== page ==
The Daily Illini

MLB’s swing and miss against domestic violence

Cassidy Brandt

Cassidy Brandt

By Abby Weber, Columnist

When Addison Russell began playing for the Chicago Cubs in 2015, he quickly won over the hearts of northsiders everywhere. Sporting the same first name as the street Wrigley Field resides on, Addison Russell joined the Cubs as a 21-year-old phenom whose on-field ability kept him in the spotlight for the coming years.

Beginning his career as the youngest active player at the time, Addison Russell became a symbol of hope to young Americans with dreams of baseball. He was a crucial member of the Cubs’ 2016 World Series-winning team and was named an All-Star that year.

In June 2017 and again in September 2018, news of domestic violence allegations against Russell circulated, sending shockwaves to disbelieving fans everywhere. Many people continued their support of Russell throughout the rest of the 2017 and 2018 seasons despite these allegations. This is a direct reflection of MLB’s poor handling of the situation.

As a society, it is clear we are struggling to take domestic violence accusations seriously. If large corporations with a substantial media presence like MLB do not take appropriate actions against those accused, then the public’s attitude will reflect this, perpetuating the problem.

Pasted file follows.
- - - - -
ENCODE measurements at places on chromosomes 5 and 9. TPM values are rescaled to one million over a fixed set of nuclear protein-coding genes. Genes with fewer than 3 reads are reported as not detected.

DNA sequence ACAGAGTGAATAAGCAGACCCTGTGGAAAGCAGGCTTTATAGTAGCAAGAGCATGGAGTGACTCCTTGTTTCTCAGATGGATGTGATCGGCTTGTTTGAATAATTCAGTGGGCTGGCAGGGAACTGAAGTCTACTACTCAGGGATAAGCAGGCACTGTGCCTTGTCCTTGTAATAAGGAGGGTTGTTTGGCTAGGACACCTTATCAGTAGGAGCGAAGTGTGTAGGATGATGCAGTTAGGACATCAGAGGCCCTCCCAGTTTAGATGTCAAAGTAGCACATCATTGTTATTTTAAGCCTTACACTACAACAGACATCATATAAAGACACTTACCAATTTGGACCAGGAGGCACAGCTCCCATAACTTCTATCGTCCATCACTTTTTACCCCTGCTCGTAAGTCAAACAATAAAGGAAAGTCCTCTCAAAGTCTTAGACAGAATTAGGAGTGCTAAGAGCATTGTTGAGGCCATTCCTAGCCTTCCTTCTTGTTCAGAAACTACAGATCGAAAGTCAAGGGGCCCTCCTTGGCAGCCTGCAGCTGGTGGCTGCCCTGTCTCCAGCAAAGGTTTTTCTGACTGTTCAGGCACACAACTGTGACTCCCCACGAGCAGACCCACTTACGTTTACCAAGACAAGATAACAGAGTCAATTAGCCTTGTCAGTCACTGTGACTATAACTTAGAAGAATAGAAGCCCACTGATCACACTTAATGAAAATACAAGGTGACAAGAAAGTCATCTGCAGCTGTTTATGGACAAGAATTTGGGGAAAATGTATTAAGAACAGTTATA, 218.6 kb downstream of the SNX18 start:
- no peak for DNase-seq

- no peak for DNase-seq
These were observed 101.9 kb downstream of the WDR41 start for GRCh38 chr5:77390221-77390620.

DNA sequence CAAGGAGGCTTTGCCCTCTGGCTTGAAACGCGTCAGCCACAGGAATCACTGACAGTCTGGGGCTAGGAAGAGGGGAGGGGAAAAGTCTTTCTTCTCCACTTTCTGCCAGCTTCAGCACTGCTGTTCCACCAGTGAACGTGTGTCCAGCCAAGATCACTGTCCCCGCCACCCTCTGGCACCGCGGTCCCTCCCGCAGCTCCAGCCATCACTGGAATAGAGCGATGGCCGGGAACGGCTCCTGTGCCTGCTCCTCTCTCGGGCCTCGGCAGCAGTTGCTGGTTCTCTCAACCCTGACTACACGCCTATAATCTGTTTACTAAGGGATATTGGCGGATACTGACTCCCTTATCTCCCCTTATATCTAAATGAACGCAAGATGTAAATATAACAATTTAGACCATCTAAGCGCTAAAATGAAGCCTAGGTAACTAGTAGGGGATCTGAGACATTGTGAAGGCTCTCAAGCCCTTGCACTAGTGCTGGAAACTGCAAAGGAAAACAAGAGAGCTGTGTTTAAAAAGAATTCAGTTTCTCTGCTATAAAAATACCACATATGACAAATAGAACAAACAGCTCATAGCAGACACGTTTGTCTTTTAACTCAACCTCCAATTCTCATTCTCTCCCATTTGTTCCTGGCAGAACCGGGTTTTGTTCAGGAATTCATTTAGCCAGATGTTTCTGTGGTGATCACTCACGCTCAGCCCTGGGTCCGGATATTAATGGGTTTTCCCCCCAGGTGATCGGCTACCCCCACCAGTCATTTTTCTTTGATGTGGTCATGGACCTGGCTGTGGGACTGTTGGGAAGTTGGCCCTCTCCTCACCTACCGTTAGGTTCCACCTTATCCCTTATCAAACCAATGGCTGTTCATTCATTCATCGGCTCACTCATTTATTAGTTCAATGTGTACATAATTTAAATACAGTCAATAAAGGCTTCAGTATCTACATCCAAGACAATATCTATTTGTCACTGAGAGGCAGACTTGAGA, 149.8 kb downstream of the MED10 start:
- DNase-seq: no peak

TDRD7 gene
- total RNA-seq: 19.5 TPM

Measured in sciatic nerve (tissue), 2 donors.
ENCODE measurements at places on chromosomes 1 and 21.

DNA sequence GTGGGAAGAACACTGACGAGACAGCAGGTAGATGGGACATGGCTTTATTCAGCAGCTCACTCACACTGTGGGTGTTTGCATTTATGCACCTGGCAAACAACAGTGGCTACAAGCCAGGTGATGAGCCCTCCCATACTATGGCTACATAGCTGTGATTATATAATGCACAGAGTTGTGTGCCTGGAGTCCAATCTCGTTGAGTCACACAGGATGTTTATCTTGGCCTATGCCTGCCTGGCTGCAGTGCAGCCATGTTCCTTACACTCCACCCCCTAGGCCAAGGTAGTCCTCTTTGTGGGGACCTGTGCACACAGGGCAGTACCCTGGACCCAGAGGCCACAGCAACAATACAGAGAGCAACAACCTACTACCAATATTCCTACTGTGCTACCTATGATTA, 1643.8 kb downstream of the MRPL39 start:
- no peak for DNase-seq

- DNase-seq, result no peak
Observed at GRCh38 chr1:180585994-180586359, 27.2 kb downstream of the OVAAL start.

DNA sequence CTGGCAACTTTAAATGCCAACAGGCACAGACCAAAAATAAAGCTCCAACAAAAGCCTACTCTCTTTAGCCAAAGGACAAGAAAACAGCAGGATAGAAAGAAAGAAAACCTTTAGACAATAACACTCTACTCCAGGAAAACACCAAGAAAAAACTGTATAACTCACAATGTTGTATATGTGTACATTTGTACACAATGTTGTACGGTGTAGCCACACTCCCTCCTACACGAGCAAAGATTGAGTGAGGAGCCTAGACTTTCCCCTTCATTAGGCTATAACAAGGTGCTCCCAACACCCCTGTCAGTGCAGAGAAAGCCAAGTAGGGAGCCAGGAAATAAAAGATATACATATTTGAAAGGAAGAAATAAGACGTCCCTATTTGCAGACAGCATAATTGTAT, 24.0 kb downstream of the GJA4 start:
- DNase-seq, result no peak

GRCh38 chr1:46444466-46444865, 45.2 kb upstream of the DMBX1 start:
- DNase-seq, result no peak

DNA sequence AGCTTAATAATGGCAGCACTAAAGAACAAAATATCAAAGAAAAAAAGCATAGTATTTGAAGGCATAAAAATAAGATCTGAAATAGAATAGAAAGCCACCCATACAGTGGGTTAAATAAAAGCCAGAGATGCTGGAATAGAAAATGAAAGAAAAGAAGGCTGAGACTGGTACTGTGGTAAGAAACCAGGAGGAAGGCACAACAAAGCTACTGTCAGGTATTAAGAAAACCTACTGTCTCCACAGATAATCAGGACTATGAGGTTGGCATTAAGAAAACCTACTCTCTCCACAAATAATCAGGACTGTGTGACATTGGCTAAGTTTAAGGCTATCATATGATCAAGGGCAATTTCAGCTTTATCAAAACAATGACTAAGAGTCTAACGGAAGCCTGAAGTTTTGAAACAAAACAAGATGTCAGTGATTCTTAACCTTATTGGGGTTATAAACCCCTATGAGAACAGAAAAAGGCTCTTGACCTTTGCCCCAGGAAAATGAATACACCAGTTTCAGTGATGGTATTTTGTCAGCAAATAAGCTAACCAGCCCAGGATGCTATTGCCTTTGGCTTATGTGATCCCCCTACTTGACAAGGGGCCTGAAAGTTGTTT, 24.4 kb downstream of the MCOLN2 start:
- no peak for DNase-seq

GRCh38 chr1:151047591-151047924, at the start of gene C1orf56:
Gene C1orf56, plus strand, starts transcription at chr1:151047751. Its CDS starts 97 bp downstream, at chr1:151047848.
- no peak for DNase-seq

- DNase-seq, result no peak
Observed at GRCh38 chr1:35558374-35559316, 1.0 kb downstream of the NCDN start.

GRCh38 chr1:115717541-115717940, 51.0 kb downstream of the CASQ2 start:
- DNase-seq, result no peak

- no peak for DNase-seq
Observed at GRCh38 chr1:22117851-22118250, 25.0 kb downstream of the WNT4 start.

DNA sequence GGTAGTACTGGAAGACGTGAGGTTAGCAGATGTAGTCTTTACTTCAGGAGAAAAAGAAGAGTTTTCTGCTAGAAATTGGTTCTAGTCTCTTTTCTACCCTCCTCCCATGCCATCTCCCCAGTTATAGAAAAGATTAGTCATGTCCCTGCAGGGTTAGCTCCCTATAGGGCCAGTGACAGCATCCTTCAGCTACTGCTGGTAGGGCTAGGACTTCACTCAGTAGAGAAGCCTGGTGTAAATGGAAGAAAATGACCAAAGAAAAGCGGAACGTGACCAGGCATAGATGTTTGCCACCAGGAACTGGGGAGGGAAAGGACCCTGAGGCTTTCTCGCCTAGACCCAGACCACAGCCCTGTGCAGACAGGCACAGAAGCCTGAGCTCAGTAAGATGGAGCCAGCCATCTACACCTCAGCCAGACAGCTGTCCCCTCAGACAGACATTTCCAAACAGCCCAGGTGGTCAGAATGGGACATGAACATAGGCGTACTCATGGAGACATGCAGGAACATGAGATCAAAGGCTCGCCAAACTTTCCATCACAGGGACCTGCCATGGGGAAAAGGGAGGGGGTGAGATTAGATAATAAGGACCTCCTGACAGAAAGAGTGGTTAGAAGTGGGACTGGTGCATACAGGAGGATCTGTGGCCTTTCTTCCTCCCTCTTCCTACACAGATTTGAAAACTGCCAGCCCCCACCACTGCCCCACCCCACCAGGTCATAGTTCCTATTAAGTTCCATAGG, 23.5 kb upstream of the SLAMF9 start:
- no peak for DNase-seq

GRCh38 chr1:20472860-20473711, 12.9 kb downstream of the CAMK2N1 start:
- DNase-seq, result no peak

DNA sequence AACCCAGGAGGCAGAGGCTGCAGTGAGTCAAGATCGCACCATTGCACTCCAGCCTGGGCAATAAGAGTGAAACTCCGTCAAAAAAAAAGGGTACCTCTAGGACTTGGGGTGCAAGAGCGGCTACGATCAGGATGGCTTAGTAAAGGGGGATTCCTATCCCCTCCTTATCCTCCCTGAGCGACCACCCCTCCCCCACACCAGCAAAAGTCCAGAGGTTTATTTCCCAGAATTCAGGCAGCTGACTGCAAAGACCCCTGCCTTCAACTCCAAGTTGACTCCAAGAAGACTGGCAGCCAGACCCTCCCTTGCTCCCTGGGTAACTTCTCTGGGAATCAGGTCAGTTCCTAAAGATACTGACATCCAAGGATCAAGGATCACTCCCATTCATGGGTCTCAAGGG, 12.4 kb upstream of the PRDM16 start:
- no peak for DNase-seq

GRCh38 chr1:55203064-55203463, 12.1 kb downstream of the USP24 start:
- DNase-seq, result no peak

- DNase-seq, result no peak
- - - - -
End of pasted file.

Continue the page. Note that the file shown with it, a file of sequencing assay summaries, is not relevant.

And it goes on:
MLB instituted a domestic violence policy in 2015 to acknowledge the ongoing abuse problems the sport witnessed. Nowhere within the policy is any kind of explicit disciplinary action stated. MLB’s disciplinary policy directly states “the Commissioner will decide on appropriate discipline, with no minimum or maximum penalty under the policy. Players may challenge such decisions to the arbitration panel.” Though this policy may seem outwardly progressive, it is ineffective and essentially useless in disciplining players and educating the public.

The first time MLB referred to this policy was in October 2015,  just two months after the policy was enacted. Jose Reyes, then a Colorado Rockies player, was arrested for throwing his wife into a glass door.  In a 2016 Sports Illustrated article, it was reported that Reyes was suspended without pay for about a month and a half, losing about $7 million.

Since this suspension, Jose Reyes continued to play MLB with the New York Mets with a $2 million dollar salary, crossed the 500-career-stolen-bases mark and participated in playoff games. Essentially, once MLB acknowledges the incident enough to appease public outcry, incidents like these are forgotten and these players continue making millions of dollars while America looks up to them.

A perfect example of the toxic attitude this policy creates is this statement from the Yankees’ owner regarding another notorious domestic-violence perpetrator, Aroldis Chapman: “He paid the penalty. Sooner or later, we forget, right? That’s the way we’re supposed to be in life. He did everything right and said everything right when he was with us.”

If MLB does not amend its policy to create harsher punishments, such as termination, domestic violence within baseball will continue and ambivalent attitudes toward domestic violence in the United States will continue to persist as well.

Abby is a sophomore in LAS.

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